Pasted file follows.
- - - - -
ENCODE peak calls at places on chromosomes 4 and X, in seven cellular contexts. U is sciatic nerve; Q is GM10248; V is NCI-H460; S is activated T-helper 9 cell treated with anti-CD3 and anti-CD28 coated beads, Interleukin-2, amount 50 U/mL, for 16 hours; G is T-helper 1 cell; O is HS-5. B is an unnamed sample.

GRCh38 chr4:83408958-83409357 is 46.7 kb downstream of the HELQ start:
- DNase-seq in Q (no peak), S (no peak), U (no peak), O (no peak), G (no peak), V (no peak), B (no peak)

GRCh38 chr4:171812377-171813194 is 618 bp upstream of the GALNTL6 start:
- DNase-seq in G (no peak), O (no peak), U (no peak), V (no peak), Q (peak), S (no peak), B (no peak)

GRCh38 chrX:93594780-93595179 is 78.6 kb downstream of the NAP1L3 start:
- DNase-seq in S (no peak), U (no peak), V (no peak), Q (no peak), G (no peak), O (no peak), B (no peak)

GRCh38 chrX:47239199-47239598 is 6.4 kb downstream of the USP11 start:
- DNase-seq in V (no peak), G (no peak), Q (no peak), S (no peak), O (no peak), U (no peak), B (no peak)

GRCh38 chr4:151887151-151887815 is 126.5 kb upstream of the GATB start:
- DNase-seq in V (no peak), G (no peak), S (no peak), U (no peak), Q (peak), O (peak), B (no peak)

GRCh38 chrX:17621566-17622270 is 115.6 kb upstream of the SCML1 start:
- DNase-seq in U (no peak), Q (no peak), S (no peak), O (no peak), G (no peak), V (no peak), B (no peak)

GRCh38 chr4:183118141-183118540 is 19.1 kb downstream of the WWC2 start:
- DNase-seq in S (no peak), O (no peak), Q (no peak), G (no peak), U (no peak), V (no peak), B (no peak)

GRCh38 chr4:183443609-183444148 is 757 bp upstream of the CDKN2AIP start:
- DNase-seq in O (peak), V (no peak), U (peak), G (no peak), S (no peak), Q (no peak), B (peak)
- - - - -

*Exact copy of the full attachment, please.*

ENCODE peak calls at places on chromosomes 4 and X, in seven cellular contexts. U is sciatic nerve; Q is GM10248; V is NCI-H460; S is activated T-helper 9 cell treated with anti-CD3 and anti-CD28 coated beads, Interleukin-2, amount 50 U/mL, for 16 hours; G is T-helper 1 cell; O is HS-5. B is an unnamed sample.

GRCh38 chr4:83408958-83409357 is 46.7 kb downstream of the HELQ start:
- DNase-seq in Q (no peak), S (no peak), U (no peak), O (no peak), G (no peak), V (no peak), B (no peak)

GRCh38 chr4:171812377-171813194 is 618 bp upstream of the GALNTL6 start:
- DNase-seq in G (no peak), O (no peak), U (no peak), V (no peak), Q (peak), S (no peak), B (no peak)

GRCh38 chrX:93594780-93595179 is 78.6 kb downstream of the NAP1L3 start:
- DNase-seq in S (no peak), U (no peak), V (no peak), Q (no peak), G (no peak), O (no peak), B (no peak)

GRCh38 chrX:47239199-47239598 is 6.4 kb downstream of the USP11 start:
- DNase-seq in V (no peak), G (no peak), Q (no peak), S (no peak), O (no peak), U (no peak), B (no peak)

GRCh38 chr4:151887151-151887815 is 126.5 kb upstream of the GATB start:
- DNase-seq in V (no peak), G (no peak), S (no peak), U (no peak), Q (peak), O (peak), B (no peak)

GRCh38 chrX:17621566-17622270 is 115.6 kb upstream of the SCML1 start:
- DNase-seq in U (no peak), Q (no peak), S (no peak), O (no peak), G (no peak), V (no peak), B (no peak)

GRCh38 chr4:183118141-183118540 is 19.1 kb downstream of the WWC2 start:
- DNase-seq in S (no peak), O (no peak), Q (no peak), G (no peak), U (no peak), V (no peak), B (no peak)

GRCh38 chr4:183443609-183444148 is 757 bp upstream of the CDKN2AIP start:
- DNase-seq in O (peak), V (no peak), U (peak), G (no peak), S (no peak), Q (no peak), B (peak)